Raise your hand if you believe, deep down in the secret of your soul, that asking anyone for anything makes you look weak, or needy, or lazy, or unproductive. Even downright unAmerican.
I can’t see you, but that’s okay. I don’t need to. I know almost everybody has an invisible hand in the air. My hand is right up there too.
We hate asking for a raise, an invitation, a favor. We cringe in the street while our children knock on doors asking neighbors to support their school by purchasing wrapping paper. We haven’t taught them to be afraid to ask yet, but we will. We’re working on it.
Asking makes us vulnerable. And being vulnerable is probably the biggest taboo in Western culture. I think it even trumps showing up drunk to a parent-teacher conference. Most of us would happily trade a finger or toe in return for never having to feel vulnerable again. Many of us have already traded more.
But the truth is, if we give up vulnerability, we give up any chance for authentic connection. Being vulnerable is the price of admission. It’s like that stupid team building exercise where you close your eyes and fall backwards into space, hoping against hope that someone will catch you before you end up sprawled on the floor with a concussion and your underwear showing. If you refuse to fall, you refuse to be caught.
I’d like to say that I’m over this. I’d like to say that I’ve reached a point of enlightenment after years and years, decades really, of asking for gigs, asking for blurbs, asking for recommendations. But the reality is, I’m still terrified to pick up the phone and ask for a doctor’s appointment. I’ve been trying to walk this very fine line between appearing vulnerable and actually, gasp, being vulnerable. I think it’s a pretty familiar (if hazardous) boundary for people involved in the arts. Trying constantly to find the line between sharing enough, exposing enough, to create intimacy, and (horror of horrors) oversharing. After all, none of us want to be that high school version of ourselves, that literary magazine, itchy tell-all, desperate, ask-me-to-the-prom-pretty-please, over-sized kid.
But WE.ARE. Deep inside, under our MBAs and our MDs and even our MFAs, we all just want an invitation to the party. We all want to be asked.
So, I’ve decided the most radical, counter-cultural, self-actualized thing I can do is to learn to ask.
I’m absolutely terrified.
We live in a market-driven, capitalist society. We come up with the newest and the best. We put our noses to the grindstone and get it done. Not only do we pull ourselves up by our bootstraps, we chase down the calf, tan it’s hide, and stitch those bootstraps with our own hair. And we do it all ALL.ON.OUR.OWN. That’s what being successful is all about, right? Proving that you don’t need anybody.
That’s not what I see here. What I see here, on this little ol’ blog, week after week, are people waving their hands in the air, shouting, “Me too! Me too!” People whispering, “I thought I was the only one who didn’t have it all together; the only one who couldn’t even figure out what all of ‘it’ was.”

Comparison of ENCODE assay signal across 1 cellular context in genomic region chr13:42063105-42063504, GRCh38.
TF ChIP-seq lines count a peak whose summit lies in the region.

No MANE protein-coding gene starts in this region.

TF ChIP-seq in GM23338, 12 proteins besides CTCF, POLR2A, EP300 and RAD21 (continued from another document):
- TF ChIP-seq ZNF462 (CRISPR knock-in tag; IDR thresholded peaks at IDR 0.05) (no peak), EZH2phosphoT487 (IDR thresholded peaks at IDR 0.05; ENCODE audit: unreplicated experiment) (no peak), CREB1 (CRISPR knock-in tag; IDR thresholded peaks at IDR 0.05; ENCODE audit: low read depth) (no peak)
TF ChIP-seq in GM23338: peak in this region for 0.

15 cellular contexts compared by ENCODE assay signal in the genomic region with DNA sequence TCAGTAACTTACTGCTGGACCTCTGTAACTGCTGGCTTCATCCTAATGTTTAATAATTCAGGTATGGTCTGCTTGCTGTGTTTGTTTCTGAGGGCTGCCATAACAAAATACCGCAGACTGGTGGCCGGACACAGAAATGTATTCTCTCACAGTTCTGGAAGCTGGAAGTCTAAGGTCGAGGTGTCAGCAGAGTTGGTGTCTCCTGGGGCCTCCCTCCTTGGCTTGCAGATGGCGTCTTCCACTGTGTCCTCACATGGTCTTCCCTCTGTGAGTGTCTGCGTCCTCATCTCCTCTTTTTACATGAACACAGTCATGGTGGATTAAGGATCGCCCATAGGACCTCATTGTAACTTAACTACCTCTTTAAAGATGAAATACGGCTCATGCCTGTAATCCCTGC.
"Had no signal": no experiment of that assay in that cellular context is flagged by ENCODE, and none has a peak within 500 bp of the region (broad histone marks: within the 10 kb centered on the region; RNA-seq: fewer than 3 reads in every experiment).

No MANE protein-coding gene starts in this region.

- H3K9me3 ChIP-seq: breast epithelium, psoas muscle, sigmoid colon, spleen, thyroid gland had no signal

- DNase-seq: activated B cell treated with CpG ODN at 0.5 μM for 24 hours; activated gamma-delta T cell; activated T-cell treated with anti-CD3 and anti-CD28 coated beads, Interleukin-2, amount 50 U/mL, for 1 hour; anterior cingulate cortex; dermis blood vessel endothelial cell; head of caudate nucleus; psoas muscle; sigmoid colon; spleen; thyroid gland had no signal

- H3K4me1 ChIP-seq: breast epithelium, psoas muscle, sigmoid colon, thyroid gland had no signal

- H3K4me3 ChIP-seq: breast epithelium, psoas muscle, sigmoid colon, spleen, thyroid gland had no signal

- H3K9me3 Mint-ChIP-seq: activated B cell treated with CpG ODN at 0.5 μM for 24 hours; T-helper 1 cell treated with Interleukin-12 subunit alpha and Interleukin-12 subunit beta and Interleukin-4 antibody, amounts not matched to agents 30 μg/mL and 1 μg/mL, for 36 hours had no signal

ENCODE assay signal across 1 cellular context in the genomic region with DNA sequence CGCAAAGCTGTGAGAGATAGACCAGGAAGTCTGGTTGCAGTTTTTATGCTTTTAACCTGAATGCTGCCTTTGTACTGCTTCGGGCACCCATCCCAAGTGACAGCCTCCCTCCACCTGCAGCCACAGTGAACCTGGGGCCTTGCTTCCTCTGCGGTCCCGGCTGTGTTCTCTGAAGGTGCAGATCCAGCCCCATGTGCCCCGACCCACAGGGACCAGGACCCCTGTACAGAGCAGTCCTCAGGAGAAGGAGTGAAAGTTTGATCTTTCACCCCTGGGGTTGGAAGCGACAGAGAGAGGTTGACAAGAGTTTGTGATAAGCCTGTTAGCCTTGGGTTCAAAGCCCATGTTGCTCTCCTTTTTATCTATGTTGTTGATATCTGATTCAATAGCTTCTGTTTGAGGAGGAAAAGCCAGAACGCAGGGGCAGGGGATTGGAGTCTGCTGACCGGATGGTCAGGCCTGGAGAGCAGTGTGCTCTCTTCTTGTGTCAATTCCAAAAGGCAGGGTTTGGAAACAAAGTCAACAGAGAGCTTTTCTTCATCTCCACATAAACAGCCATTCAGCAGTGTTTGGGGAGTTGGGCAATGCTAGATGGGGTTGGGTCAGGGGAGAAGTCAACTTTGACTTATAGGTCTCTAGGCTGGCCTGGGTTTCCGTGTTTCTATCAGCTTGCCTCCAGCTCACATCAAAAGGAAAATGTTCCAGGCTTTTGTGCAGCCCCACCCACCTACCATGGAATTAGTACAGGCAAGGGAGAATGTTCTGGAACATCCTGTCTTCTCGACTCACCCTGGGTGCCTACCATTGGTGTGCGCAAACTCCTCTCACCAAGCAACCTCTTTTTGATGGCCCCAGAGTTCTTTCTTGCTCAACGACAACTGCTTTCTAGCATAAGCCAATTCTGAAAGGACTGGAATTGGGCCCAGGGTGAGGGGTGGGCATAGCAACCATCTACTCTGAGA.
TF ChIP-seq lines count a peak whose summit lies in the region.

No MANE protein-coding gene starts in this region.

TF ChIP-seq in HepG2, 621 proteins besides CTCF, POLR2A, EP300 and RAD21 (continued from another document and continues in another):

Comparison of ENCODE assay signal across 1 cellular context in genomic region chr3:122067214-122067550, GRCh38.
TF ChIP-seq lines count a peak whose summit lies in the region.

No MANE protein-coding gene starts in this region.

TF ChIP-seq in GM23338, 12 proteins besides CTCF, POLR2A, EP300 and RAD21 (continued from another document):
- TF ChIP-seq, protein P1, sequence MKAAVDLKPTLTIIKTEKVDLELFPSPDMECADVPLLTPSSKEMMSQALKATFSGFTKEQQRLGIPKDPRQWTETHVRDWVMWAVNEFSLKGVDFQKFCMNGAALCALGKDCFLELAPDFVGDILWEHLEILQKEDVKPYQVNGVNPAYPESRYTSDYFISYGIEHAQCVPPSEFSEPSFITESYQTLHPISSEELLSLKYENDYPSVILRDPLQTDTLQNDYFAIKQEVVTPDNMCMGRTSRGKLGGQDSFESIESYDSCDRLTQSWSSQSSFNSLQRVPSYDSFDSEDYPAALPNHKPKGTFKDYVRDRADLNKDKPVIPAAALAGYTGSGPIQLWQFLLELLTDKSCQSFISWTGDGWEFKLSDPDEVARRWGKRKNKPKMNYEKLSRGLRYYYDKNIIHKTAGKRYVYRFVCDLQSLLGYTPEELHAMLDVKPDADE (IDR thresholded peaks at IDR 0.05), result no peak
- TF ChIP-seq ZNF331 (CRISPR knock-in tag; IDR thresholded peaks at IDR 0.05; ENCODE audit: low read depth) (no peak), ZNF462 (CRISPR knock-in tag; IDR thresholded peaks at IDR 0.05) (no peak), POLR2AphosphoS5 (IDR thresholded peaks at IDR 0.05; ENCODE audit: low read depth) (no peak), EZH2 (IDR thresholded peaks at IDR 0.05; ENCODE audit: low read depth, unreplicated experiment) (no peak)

That’s why I love writing Life in the Circus. It makes me feel less alone. It doesn’t matter whether I’m snitching on my subpar parenting, bemoaning a shoe-string budget, or reveling in the fact that we’re still standing despite it all – there are always folks appearing like magic in this little life raft of mine. It turns out we’re in the same boat, and we’re laughing like crazy while paddling like hell. Starting this blog is, hands down, the best decision I’ve made in years.
But it takes a lot of time. On average, I spend about three to five hours writing each post. And then there’s the email and comments (which I love) and the graphic design (which I tolerate) and the technical codey bits (which I suck at). All in all, it’s a solid 25 hour a week job. Except I don’t get paid. Which is fine. I’d do it even if I had to pay for the privilege (come to think of it, I do; web-hosting is not free) because I need this community, I need all you fellow paddlers to keep me laughing. But sometimes, it does occur to me that my family might be better served if I spent those hours engaged in some kind of gainful employment. Of course, here’s the rub: besides teaching piano (wonderful, if chaotic) I’m kinda lacking in marketable skills. In fact, I have a real gift for acquiring non-marketable skills. It’s sorta my superpower.
Cause I just discovered (read: discovered months ago and have been working up my courage ever since) this amazing crowd-funding platform called Patreon. Patreon provides a way for regular people (ie: not gazillionaires) to become “bonafide, real-life patrons of the arts. That’s right. Imagine you, in a long frilly white wig, painted on a 10-foot canvas on the wall of a Victorian mansion. And imagine your favorite creators making a living doing what they do best… because of you.” There are all kinds of creators on Patreon: musicians, painters, YouTubers, and well, ME. And you can support as many of them as you like, on an ongoing basis, for just a couple bucks. This is democratization of the arts and the Internet at it’s finest.
You can find out more about Patreon, and my own campaign, by clicking on this image:
I hope you’ll check it out. Of course I do. But it’s totally ok if you don’t. Life in the Circus will always be free. Nothing is changing. Except me. I’m closing my eyes, crossing my arms and falling backwards. I’m learning to ask.